Mr. Liang’s distinguished pedigree is already known to many. He was the grandson of Liang Qichao, the famous Qing-dynasty reformer, and son of Liang Sicheng, a famous architect known for his work in trying to preserve Beijing’s city walls, and Lin Huiyin, a poet and writer who contracted tuberculosis during the war and died in 1955 when Liang was 23.

Liang followed in the footsteps of his parents, training to be an academic, but for the next few decades, did nothing particularly remarkable. During the 1950s, he studied history in college and entered graduate studies at Beijing University but his studies were interrupted by the Great Leap Forward and Cultural Revolution. In 1958, he was assigned to Yunnan University to work as a lecturer. During the Cultural Revolution, he was sent down to the countryside in Jiangxi for nine years. In 1978, he was allowed to return to Beijing where he was offered a position as editor of a general knowledge magazine, Encyclopedic Knowledge.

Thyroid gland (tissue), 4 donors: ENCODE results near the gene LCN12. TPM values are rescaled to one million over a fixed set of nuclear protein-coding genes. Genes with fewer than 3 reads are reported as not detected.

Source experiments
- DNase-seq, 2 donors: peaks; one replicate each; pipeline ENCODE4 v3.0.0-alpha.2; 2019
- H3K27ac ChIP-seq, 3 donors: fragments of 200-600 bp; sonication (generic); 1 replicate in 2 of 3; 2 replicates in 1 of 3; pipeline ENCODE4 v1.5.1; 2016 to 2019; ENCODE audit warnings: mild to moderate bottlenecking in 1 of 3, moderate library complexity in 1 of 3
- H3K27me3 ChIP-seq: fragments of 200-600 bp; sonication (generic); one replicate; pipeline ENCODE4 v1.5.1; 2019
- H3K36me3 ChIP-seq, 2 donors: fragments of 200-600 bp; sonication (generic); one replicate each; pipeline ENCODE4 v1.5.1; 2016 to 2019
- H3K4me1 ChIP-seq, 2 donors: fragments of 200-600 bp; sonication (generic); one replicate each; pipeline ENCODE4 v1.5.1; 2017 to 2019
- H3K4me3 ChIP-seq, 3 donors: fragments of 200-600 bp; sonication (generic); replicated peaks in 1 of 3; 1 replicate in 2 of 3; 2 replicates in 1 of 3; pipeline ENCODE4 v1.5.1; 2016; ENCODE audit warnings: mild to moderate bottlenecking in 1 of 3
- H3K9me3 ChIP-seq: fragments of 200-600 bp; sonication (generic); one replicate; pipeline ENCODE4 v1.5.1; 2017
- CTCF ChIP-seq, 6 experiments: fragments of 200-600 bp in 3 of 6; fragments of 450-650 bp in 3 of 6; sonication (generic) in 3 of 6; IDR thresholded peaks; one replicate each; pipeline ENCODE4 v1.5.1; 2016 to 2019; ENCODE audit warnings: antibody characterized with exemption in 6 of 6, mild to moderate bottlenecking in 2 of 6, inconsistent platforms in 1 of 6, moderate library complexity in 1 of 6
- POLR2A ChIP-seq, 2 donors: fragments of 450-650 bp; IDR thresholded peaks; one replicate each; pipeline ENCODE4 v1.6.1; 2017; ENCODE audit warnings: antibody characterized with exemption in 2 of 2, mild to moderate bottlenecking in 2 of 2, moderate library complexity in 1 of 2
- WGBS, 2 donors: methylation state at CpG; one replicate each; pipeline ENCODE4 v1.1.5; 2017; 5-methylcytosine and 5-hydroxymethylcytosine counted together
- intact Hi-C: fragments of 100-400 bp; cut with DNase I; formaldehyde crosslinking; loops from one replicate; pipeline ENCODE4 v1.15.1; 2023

Liang’s big break came in 1988 when some prestigious intellectuals set up the private Academy of Chinese Culture, and invited Liang to join them. Liang accepted, quitting his position at Encyclopedic Knowledge. It was a risky move but as he said later, “I gained my freedom.” Shortly thereafter, he was invited to be a member of the Population, Resources and Environment committee of the Chinese People’s Political Consultative Conference (CPPCC). It was a position he would later leverage with considerable success in various environmental campaigns.